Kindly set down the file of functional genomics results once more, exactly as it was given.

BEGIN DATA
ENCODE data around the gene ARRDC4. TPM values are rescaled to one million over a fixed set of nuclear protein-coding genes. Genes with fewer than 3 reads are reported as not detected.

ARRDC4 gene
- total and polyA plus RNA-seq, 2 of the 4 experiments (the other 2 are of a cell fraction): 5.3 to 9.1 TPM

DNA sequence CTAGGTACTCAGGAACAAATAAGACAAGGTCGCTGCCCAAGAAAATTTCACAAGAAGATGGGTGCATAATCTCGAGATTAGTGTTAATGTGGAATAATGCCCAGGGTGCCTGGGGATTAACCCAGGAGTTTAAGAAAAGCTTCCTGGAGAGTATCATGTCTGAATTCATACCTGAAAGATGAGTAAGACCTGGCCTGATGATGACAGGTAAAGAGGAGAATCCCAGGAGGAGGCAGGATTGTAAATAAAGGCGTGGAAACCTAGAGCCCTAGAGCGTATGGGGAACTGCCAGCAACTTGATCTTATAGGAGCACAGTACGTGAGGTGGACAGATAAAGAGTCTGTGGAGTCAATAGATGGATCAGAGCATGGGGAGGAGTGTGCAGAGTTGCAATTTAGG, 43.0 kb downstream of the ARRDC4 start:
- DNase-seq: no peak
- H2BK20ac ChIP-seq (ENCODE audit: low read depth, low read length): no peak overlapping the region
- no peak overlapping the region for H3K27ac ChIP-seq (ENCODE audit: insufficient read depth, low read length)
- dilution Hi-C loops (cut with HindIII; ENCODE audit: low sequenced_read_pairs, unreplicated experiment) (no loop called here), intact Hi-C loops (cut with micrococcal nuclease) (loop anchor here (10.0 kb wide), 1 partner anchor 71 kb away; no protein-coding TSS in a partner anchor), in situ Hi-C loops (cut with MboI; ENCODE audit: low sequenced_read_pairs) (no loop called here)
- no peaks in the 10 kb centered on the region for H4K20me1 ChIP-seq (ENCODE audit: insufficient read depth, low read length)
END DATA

ENCODE data around the gene ARRDC4. TPM values are rescaled to one million over a fixed set of nuclear protein-coding genes. Genes with fewer than 3 reads are reported as not detected.

ARRDC4 gene
- total and polyA plus RNA-seq, 2 of the 4 experiments (the other 2 are of a cell fraction): 5.3 to 9.1 TPM

DNA sequence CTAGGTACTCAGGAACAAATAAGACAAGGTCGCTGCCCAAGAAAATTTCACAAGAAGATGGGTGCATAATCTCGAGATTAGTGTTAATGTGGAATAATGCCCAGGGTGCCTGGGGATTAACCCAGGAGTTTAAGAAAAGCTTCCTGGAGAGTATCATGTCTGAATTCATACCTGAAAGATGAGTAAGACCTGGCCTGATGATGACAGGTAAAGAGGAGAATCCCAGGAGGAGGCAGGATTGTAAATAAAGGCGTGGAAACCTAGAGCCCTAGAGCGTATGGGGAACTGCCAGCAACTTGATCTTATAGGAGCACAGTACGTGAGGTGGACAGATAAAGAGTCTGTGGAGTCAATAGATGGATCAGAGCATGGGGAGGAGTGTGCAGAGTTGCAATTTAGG, 43.0 kb downstream of the ARRDC4 start:
- DNase-seq: no peak
- H2BK20ac ChIP-seq (ENCODE audit: low read depth, low read length): no peak overlapping the region
- no peak overlapping the region for H3K27ac ChIP-seq (ENCODE audit: insufficient read depth, low read length)
- dilution Hi-C loops (cut with HindIII; ENCODE audit: low sequenced_read_pairs, unreplicated experiment) (no loop called here), intact Hi-C loops (cut with micrococcal nuclease) (loop anchor here (10.0 kb wide), 1 partner anchor 71 kb away; no protein-coding TSS in a partner anchor), in situ Hi-C loops (cut with MboI; ENCODE audit: low sequenced_read_pairs) (no loop called here)
- no peaks in the 10 kb centered on the region for H4K20me1 ChIP-seq (ENCODE audit: insufficient read depth, low read length)